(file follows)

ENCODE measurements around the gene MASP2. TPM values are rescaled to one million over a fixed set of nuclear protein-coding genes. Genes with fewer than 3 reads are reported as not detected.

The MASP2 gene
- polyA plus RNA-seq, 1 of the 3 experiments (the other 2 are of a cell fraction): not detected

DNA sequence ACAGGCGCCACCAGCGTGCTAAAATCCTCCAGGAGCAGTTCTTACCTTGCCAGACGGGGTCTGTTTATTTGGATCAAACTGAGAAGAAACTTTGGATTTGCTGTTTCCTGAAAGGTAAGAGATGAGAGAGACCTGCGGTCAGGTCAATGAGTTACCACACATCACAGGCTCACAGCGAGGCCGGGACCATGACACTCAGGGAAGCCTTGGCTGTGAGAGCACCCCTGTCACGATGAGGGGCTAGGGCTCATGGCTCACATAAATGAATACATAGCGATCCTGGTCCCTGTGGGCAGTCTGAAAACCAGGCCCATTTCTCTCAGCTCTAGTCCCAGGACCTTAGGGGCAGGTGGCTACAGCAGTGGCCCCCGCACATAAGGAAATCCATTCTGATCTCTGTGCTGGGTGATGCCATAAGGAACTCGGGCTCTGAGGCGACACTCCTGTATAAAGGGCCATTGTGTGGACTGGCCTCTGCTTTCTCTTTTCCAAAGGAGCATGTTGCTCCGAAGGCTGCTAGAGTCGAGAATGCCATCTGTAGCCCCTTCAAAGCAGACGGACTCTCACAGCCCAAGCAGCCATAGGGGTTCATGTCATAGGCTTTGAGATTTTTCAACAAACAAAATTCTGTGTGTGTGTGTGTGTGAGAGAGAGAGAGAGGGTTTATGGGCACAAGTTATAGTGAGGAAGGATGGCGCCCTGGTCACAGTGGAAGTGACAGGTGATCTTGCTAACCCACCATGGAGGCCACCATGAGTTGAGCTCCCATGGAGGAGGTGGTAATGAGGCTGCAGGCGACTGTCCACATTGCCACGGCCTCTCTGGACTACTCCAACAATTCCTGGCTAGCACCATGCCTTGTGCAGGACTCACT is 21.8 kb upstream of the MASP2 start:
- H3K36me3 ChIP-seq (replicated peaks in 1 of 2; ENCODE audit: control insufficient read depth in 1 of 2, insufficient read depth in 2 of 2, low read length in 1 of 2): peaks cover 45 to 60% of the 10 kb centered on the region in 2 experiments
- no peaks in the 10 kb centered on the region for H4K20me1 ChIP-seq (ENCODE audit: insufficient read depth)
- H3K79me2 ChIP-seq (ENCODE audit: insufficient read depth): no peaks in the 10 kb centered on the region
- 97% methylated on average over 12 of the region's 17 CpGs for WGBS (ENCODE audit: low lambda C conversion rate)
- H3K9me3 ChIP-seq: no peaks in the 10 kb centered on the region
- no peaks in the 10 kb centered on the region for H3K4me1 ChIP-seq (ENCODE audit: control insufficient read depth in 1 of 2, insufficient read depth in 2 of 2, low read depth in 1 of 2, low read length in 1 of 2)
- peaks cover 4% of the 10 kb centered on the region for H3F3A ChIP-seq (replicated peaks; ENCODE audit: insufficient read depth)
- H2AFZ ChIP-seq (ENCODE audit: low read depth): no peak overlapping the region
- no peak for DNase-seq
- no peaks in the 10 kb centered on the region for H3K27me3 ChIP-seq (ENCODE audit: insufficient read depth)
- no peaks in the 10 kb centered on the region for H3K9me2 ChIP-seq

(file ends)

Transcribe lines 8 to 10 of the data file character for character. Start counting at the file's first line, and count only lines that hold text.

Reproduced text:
- 97% methylated on average over 12 of the region's 17 CpGs for WGBS (ENCODE audit: low lambda C conversion rate)
- H3K9me3 ChIP-seq: no peaks in the 10 kb centered on the region
- no peaks in the 10 kb centered on the region for H3K4me1 ChIP-seq (ENCODE audit: control insufficient read depth in 1 of 2, insufficient read depth in 2 of 2, low read depth in 1 of 2, low read length in 1 of 2)